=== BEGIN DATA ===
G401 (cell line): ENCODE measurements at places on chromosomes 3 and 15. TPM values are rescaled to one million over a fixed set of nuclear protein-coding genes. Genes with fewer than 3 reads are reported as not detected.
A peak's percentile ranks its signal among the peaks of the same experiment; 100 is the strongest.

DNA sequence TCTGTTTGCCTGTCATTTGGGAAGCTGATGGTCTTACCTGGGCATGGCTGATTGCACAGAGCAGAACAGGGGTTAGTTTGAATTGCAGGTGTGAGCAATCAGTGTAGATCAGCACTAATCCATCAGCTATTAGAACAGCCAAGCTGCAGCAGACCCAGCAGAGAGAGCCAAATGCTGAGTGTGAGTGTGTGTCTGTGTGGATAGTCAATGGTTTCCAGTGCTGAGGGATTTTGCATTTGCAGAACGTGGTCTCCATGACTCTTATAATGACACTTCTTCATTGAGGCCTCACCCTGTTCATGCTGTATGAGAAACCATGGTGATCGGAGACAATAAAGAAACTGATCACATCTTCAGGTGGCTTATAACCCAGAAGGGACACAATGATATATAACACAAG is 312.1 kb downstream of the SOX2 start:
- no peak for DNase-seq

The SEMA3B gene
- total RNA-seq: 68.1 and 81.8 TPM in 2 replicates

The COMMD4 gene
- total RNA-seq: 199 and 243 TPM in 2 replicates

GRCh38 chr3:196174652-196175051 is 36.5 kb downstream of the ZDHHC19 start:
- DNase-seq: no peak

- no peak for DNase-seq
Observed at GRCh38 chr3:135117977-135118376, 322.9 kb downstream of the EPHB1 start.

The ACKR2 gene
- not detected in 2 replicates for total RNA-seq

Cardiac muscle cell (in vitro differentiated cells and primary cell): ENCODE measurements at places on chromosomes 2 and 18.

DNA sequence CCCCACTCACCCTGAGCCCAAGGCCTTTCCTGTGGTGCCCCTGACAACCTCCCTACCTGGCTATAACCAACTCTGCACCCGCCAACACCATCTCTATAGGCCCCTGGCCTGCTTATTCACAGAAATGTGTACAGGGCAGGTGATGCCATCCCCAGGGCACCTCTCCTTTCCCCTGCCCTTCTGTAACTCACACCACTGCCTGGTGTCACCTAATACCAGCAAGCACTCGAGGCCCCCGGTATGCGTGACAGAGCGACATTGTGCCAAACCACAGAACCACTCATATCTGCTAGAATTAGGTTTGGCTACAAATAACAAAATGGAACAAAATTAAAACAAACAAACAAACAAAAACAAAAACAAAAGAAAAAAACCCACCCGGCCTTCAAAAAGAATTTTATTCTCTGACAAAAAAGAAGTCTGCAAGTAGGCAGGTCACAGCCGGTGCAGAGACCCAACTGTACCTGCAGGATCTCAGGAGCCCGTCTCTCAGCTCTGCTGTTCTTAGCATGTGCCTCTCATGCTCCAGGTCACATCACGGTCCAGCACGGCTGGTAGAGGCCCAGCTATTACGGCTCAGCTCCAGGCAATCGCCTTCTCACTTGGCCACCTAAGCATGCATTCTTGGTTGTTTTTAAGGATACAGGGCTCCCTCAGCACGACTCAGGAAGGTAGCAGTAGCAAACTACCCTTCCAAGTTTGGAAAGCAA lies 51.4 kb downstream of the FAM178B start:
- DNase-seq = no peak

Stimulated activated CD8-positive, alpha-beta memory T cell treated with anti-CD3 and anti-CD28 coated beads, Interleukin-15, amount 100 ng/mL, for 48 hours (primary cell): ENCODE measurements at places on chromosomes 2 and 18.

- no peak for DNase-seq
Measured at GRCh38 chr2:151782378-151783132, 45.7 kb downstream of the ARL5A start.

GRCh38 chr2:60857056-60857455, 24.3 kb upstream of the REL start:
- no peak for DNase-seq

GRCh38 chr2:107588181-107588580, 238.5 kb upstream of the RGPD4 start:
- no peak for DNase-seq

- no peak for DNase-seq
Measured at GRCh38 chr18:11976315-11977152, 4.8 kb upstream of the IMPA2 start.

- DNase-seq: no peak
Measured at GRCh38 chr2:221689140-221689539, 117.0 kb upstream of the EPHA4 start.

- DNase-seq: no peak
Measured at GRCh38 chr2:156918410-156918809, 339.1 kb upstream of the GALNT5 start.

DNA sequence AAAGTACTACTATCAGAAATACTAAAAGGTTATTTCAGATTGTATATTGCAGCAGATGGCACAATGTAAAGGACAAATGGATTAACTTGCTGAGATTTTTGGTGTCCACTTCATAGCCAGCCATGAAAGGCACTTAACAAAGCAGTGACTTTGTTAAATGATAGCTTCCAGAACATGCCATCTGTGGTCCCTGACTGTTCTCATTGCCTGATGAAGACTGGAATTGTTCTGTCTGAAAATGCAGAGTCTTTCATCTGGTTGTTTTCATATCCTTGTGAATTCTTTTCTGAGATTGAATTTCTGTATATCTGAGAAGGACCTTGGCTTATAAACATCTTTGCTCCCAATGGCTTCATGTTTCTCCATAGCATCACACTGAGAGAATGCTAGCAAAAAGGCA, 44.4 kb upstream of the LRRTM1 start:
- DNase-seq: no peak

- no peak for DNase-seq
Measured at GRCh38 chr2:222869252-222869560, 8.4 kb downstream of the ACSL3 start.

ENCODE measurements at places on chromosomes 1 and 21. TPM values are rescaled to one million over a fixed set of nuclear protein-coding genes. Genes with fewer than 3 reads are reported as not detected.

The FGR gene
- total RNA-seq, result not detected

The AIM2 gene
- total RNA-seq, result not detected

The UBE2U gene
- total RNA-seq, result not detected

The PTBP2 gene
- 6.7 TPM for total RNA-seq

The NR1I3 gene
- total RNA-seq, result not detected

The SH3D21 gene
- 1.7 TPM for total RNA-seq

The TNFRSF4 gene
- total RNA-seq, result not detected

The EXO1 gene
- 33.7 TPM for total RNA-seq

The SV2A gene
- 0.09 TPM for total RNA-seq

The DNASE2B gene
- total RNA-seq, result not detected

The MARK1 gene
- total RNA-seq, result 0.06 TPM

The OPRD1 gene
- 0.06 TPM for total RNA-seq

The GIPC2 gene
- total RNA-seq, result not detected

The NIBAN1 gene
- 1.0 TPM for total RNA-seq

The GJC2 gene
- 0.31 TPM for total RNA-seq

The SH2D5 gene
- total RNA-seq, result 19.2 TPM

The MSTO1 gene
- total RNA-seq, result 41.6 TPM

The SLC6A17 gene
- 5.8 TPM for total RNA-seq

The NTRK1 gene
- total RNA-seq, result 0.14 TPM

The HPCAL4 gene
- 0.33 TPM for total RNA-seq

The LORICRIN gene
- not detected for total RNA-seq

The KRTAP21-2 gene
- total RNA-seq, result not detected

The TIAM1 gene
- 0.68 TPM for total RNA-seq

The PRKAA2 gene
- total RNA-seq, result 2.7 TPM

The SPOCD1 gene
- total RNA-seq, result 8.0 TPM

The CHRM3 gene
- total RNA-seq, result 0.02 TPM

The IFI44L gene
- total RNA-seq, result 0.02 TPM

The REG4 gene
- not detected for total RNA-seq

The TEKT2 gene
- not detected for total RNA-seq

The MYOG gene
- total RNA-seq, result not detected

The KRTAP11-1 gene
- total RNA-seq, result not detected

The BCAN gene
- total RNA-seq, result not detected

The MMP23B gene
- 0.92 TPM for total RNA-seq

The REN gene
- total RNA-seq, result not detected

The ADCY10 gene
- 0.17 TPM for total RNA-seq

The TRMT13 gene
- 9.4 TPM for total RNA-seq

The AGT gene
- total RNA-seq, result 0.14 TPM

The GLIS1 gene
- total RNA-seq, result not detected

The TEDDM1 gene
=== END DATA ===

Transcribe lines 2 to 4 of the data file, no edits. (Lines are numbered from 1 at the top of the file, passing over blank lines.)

A peak's percentile ranks its signal among the peaks of the same experiment; 100 is the strongest.

DNA sequence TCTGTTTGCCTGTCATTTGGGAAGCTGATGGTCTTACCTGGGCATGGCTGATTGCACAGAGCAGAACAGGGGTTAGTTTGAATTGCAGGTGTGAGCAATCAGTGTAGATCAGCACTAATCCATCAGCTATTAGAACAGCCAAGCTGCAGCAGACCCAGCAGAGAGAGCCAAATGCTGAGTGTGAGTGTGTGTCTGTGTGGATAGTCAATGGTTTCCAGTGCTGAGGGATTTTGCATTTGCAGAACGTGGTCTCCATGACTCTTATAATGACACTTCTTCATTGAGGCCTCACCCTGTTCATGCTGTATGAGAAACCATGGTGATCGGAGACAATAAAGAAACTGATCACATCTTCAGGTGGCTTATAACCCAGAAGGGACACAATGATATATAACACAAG is 312.1 kb downstream of the SOX2 start:
- no peak for DNase-seq